Let’s go to Mars

Mars is the next frontier for humankind. When the Saturn-V rocket took men to the moon in July 1969, if you asked the people then how 2020 would be, they would painted pictures of a space-faring society, a species of humans far more advanced than themselves. We’d have settled on one of Jupiter’s moons, or fought wars for land on Mars in their imaginations.

Sadly, we’re worse than before. The International Space Station - the ISS - is the one place outside Earth where man has set base, forget a small colony on the Moon. Humans only fly to the ISS, and only from Russian soil on a Soyuz rocket. The United States shut down the Space Shuttle program in 2011, and American astronauts travel to Kazakhstan to fly to the ISS. What happened to Mars?

Well, a lot of things that I can’t possibly unpack in one piece, but I’ll go over them broadly. The major one’s politics. The Space race between the US and Russia ended by the 70s, and then the political will dwindled, and so funding to NASA dwindled. Men were sent to the Moon with less processing power than what’s in our smartphones today, but it happened due to politics. The second would be priorities. Long-term projects require complex, long-term teams dedicated to these tasks. Space agencies around the world had far more immediate and interesting problems to explore. Indeed, they’ve been very busy, launching multiple landers and rovers and orbital satellites that have explored Saturn, its moons, Jupiter, Pluto, even hyper-fast rotating asteroids, and of course, Mars (Curiosity and Opportunity rovers). The third would be costs. That speaks for itself. The costs to consider a mission - to develop technology, test it, manufacture the rockets for such an arduous journey would be gigantic. Only a combined world effort over a period of time can achieve that.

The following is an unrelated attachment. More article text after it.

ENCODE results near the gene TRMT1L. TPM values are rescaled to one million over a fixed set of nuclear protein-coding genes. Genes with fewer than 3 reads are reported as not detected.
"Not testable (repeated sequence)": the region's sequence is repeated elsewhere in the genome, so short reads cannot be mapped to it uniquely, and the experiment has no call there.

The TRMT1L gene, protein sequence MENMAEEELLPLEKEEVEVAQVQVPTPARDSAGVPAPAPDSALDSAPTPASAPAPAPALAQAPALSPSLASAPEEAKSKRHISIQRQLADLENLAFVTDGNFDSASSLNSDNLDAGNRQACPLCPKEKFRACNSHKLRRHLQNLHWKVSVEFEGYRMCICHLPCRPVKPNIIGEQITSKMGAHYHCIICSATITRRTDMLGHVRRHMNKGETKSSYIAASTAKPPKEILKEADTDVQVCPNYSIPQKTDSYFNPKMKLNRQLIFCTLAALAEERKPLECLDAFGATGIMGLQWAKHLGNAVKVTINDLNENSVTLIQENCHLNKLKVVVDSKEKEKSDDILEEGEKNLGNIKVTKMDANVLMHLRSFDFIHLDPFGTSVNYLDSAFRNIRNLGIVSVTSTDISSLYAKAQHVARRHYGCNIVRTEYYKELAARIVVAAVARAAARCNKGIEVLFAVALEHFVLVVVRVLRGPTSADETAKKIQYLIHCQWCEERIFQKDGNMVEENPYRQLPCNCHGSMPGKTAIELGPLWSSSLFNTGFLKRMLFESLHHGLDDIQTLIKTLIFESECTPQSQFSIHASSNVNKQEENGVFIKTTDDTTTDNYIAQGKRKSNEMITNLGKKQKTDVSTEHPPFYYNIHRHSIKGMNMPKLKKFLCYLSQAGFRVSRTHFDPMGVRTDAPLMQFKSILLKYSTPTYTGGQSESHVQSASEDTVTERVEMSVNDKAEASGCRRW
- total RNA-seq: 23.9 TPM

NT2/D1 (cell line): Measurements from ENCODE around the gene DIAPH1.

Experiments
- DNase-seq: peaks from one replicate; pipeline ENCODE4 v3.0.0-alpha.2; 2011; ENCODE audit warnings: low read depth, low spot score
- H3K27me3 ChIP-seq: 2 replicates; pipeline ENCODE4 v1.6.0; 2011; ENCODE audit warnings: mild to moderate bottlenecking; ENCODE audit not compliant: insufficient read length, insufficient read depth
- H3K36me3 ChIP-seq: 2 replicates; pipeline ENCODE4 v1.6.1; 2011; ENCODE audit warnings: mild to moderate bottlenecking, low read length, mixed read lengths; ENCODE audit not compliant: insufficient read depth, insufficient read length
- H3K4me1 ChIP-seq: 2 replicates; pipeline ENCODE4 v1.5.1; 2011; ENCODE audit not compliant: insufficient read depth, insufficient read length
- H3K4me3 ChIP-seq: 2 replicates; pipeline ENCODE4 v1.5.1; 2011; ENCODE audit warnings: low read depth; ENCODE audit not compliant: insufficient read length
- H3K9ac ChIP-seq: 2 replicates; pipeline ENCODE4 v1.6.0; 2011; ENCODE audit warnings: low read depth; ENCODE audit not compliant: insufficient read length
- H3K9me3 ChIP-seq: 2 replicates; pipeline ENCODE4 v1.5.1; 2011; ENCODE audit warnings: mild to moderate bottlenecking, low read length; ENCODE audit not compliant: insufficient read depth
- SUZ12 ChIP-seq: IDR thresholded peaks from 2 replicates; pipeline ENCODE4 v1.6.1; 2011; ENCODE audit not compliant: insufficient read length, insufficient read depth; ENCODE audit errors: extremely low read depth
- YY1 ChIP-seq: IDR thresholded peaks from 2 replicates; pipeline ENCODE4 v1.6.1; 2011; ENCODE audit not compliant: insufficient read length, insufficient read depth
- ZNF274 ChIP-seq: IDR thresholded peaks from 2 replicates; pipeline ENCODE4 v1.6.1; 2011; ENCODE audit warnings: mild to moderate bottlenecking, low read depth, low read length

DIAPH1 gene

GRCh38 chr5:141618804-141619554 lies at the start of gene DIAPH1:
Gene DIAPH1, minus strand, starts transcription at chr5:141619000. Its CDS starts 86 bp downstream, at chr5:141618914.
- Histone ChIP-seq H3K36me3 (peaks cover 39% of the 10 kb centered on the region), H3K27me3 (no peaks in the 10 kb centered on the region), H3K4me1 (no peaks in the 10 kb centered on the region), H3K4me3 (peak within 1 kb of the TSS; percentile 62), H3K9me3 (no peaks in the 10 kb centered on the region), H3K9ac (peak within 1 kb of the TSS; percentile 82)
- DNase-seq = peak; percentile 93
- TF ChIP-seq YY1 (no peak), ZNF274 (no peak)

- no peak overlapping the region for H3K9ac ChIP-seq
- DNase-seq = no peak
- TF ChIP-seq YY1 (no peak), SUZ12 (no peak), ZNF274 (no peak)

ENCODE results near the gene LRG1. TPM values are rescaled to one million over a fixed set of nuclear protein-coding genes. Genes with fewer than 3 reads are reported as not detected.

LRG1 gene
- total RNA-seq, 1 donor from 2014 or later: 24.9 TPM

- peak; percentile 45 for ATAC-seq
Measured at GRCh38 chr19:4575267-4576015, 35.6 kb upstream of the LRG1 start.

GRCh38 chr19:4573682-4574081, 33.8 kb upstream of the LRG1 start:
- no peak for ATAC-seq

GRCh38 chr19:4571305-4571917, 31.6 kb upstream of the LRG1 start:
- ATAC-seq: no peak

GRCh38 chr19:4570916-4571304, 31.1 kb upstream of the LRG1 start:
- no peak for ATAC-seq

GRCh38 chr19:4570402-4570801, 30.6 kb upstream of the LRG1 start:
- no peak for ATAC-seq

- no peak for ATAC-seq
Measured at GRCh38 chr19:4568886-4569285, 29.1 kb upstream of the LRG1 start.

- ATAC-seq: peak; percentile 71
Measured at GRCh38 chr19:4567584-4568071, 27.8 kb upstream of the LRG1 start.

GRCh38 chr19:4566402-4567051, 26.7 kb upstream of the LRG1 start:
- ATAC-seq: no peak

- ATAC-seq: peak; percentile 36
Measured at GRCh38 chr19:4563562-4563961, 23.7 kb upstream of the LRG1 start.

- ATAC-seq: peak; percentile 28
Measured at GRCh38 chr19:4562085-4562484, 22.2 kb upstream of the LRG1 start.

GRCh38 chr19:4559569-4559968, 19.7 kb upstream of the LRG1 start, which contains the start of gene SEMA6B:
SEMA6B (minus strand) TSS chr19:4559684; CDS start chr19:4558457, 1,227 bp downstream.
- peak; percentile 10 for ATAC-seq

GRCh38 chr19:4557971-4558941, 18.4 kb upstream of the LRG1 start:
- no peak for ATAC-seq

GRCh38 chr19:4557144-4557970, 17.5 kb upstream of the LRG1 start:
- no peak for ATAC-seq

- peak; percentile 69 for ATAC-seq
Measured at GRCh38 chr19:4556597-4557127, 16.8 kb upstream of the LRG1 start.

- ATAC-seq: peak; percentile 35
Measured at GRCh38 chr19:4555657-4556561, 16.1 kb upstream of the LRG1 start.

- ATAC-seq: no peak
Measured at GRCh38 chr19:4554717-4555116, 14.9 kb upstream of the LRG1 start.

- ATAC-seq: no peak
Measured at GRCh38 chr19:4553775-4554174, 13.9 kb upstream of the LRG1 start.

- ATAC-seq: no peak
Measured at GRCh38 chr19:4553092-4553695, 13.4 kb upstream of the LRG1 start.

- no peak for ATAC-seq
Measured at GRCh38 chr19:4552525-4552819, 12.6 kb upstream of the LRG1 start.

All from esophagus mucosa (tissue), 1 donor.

But not all hope is lost. Planet colonization is still a distant dream, but the voices grow louder than ever. There are companies like SpaceX that have made this their #1 priority. They’re investing in building those rockets, the technology, the sciences that will take us to Mars.

Let’s hope the Coronavirus situation makes governments and space agencies take Christopher Nolan’s Interstellar poster’s words seriously - ‘Mankind was born on Earth. It was never meant to die here’. Once again, its all the Marketing guys who do the heavylifting. Sigh.

 
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